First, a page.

Final chapter of the ATM story. I took my ATM card inside a different bank than the one that had “retained” it. My American bank had suggested I do the transaction over the counter to avoid trouble. The second bank said that because it is an ATM card and not a VISA card they cannot do the transaction at the window, only in the ATM. But, don’t try it in their ATM because they are having trouble with foreign connections and it would probably get retained again. They suggested another bank up the street. At this point, the card is useless to me unless I can use it in an ATM, so even if it gets taken again, I would be no worse off. At the FNB (First National Bank) I go inside to use the ATM (in case the machine “eats” my card). Lo, and behold, the machine does what it is supposed to do and gives me money! I even got the balance of my American account given to me in rands on the receipt (makes me feel like we have a whole lot more money than we really do).
I was able to meet another American student today. She is here doing a masters degree in one of Christo’s programs. She is from Texas and moved here 2 weeks ago with her husband (who is doing some kind of international relations degree). We had a good time talking and exchanging stories of transitioning to Stellenbosch. She and her husband, Ricky, will hopefully join us on Sunday when we travel to Capetown. Andrea will be living here for 2 years while they finish their degrees. The masters programs are (mostly) English. She will be helping with one of Christo’s tutorial sections for first year Hebrew(he has one section of English speaking students). Right now, no one else is in her program! So, she has classes with Christo by herself.
Everyone has cell phones. They are cheaper than land lines. I have been trying to see if I can get a cell phone to use here, or to get my cell phone from home to work. Unfortunately, my phone does not have a SIM card slot in it. That is what makes it so easy to switch to a local cell phone number. I bought a SIM card for R6 (less than a dollar!). Christo loaned to me an old cell phone of his, and the SIM card just goes into that. Each SIM card has its own phone number. Once activated you “recharge” the phone by buying a voucher for airtime and entering the PIN code of the voucher. The airtime is deducted based on how many seconds you are on the phone. Tomorrow I will be able to start to use the phone. This will be nice because then I can call people I have met, or Christo can reach me when I am offline. It’s also a nice for safety issues.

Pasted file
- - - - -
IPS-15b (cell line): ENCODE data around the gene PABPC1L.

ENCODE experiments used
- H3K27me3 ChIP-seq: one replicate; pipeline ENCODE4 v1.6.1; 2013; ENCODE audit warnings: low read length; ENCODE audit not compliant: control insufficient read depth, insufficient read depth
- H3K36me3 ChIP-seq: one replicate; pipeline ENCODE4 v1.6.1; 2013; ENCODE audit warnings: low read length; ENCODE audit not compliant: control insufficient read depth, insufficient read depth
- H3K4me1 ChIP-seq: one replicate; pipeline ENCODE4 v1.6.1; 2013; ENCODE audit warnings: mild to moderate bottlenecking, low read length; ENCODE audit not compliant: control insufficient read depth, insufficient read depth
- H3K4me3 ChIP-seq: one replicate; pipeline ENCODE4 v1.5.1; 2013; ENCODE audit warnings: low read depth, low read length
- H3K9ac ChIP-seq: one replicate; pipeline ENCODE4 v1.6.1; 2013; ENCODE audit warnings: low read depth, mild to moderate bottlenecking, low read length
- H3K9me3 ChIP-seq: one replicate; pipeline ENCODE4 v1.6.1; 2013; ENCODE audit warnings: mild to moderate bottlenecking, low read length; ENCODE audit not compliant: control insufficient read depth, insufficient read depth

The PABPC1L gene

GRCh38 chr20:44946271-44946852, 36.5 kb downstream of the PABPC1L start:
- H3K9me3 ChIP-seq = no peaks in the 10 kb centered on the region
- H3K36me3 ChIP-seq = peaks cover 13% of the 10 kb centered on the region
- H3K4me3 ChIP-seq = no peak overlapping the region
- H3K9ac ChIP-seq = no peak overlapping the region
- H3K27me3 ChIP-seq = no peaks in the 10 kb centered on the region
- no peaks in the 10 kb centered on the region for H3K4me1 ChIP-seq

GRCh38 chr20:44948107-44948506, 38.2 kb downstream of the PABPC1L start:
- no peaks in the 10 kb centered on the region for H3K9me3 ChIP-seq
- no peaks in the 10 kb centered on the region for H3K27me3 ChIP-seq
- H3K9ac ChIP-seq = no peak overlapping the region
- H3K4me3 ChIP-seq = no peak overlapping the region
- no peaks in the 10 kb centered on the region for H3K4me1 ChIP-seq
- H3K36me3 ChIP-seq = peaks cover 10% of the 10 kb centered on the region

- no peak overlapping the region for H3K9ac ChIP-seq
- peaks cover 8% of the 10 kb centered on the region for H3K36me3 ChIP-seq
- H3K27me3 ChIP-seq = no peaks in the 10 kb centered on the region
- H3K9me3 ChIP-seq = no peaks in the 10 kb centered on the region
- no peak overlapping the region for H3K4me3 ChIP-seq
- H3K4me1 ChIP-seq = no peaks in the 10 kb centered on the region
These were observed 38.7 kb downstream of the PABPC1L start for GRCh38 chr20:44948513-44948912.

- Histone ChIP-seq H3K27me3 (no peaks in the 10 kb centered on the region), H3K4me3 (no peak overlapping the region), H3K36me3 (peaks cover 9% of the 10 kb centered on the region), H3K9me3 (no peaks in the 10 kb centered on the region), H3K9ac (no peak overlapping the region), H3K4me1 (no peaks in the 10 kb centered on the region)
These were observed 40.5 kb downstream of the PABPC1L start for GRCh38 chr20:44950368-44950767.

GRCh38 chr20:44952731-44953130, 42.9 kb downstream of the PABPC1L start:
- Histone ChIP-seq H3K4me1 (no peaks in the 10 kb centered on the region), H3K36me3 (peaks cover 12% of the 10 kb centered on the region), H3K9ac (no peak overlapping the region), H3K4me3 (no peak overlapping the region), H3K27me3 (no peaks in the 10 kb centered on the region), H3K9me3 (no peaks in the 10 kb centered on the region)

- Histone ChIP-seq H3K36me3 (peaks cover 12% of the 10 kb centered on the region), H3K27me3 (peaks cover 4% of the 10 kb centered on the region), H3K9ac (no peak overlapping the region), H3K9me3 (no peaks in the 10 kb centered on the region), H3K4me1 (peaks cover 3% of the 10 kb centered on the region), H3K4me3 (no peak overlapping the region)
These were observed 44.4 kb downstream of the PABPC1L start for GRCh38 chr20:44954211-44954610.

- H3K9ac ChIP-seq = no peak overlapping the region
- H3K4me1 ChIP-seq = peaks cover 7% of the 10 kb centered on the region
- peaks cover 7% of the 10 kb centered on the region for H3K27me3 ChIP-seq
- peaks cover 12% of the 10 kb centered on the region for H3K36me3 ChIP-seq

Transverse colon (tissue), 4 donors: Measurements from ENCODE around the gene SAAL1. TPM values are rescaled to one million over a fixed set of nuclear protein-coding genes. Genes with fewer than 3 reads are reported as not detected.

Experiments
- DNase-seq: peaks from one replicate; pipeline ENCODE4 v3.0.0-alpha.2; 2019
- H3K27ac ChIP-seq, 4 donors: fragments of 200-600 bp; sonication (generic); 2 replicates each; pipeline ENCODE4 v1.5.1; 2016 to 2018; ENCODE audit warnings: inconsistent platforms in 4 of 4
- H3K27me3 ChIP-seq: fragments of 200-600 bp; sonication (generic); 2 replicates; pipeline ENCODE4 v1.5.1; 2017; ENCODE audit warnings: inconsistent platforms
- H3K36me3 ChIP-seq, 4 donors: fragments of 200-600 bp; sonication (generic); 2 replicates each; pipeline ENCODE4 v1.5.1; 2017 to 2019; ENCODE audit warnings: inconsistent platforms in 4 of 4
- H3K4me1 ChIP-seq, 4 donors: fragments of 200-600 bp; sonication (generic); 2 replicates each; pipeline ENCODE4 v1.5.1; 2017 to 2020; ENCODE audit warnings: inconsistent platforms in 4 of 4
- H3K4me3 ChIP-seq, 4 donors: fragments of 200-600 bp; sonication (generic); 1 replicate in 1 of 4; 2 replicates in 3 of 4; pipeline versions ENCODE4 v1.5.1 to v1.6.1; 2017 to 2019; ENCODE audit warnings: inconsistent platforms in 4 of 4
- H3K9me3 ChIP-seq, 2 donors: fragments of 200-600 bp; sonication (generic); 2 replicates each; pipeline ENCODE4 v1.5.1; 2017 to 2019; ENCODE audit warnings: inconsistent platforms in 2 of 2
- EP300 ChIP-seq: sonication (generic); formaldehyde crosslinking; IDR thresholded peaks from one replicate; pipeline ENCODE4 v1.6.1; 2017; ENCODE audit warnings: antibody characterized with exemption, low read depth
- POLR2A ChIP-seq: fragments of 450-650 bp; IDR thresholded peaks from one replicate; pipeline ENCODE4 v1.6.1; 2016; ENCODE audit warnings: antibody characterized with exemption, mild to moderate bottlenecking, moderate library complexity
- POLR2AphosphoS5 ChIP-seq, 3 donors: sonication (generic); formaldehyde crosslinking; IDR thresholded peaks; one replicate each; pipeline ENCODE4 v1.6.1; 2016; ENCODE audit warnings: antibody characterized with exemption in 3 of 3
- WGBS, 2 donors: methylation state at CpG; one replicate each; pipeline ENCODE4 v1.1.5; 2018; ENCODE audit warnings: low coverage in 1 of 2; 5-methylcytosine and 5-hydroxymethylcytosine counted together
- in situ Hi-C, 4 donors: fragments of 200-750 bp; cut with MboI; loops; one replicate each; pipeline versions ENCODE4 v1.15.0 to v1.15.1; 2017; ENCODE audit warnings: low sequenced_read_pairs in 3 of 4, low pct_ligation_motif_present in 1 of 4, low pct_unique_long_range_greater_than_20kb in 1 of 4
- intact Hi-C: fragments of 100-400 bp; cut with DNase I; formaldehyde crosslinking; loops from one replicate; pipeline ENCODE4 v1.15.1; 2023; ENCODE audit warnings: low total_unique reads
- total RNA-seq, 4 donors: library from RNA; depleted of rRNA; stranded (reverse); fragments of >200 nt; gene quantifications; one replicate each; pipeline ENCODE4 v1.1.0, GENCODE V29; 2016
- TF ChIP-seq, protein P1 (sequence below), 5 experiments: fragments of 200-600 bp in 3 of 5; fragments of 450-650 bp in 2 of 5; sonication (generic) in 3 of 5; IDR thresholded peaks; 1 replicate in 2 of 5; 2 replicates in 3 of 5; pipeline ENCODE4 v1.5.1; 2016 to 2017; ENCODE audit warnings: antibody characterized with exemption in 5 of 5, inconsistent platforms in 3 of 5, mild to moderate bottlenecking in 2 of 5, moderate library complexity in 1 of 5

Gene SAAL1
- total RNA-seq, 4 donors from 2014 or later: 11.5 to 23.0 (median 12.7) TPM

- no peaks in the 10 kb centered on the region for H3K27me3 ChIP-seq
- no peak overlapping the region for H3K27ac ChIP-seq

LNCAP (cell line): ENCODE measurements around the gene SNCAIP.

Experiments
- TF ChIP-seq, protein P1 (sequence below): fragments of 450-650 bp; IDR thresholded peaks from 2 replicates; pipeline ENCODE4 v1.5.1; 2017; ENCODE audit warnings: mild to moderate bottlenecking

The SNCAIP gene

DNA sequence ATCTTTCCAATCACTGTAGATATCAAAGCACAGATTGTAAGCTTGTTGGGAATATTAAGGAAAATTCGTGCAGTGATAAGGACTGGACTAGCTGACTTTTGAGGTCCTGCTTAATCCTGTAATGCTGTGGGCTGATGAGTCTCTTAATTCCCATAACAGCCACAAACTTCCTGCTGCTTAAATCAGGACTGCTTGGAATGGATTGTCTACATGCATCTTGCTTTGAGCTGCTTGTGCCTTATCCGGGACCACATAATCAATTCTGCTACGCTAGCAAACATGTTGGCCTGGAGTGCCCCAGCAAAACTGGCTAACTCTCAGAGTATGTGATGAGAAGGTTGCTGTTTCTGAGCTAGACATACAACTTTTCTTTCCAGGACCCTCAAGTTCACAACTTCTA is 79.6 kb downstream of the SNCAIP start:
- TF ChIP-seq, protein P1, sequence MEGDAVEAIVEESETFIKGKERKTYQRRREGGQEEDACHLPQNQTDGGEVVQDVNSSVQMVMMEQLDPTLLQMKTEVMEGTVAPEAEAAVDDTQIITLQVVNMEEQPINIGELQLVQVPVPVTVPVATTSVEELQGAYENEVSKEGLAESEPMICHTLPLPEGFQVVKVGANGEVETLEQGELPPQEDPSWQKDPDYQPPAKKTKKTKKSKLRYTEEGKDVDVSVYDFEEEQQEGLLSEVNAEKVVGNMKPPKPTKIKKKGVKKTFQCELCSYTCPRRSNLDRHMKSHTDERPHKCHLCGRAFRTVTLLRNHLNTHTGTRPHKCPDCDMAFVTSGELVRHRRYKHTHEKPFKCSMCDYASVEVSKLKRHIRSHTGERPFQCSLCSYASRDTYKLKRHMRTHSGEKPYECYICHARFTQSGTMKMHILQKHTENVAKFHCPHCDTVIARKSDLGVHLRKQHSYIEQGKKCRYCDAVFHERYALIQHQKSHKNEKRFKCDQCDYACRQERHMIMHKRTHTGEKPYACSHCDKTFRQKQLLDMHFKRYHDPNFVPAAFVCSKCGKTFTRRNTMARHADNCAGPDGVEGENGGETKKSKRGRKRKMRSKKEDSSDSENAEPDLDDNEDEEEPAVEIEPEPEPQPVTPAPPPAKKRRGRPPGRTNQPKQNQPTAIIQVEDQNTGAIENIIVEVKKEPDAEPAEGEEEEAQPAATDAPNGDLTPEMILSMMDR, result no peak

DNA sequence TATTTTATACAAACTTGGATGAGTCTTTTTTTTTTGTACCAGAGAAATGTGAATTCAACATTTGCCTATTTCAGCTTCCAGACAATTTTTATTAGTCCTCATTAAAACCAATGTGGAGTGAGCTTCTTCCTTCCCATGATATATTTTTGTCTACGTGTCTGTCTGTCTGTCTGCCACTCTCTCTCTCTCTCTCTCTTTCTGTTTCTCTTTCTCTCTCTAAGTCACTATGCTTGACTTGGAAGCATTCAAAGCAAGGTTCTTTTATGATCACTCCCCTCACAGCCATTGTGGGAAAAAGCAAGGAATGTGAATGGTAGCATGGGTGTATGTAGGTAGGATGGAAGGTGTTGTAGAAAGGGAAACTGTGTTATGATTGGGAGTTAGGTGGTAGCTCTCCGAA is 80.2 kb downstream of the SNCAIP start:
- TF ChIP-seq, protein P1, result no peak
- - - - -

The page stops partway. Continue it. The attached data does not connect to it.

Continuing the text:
Spelling correction. “Church” is not really “kirk.” It should be spelled “kerk.” So “kerk” means “church” and “kerker” means “dungeon.” Go figure. And for those of you who have been using “stoot,” here’s the complement: “trek.” Which means “pull” of course!
I haven’t written much about the University, so I guess now is the time. Stellenbosch University is home to 24,000 students. It is the equivalent of a public university in the US in that it is subsidized. It has a very high reputation for academics. US (Universiteit Stellenbosch) has an art school, a conservatory, and a law school among its many disciplines. Undergrad students who come here try to be admitted to a “res” or residence hall. It is highly desirable to be part of these dorms. Once you are in a res you stay there for your entire time at University (as long as your grades remain high enough). No one would prefer to live off-campus. But of course, there is not enough room for everyone in a res, so it is highly competitive. Students dress, eat, and act much like Westerners. Except for a few things. Some just don’t wear shoes. It’s optional (even in stores). On sunny days you won’t catch even one person out “sun-tanning.” They just don’t do it. Most students do not own cars. They either walk or bicycle.
The campus is large and beautiful. The large main library is underground (two floors). The center of the library is open to windows above so that there is natural light. There is a spiral walkway that leads down to a vast sea of study cubicles and stacks. They still use a card catalog in addition to the computer catalog. The light fixtures are quite unique. They look like suspended red pipes and there are single fluourescent tubes (with fins to disperse the light) all along the pipes. I will try to get a photo. The academic journals here are what you might expect in any university library…with a few exceptions. My favorite is “Pachederms.” You need a student card to get both into and out of the library.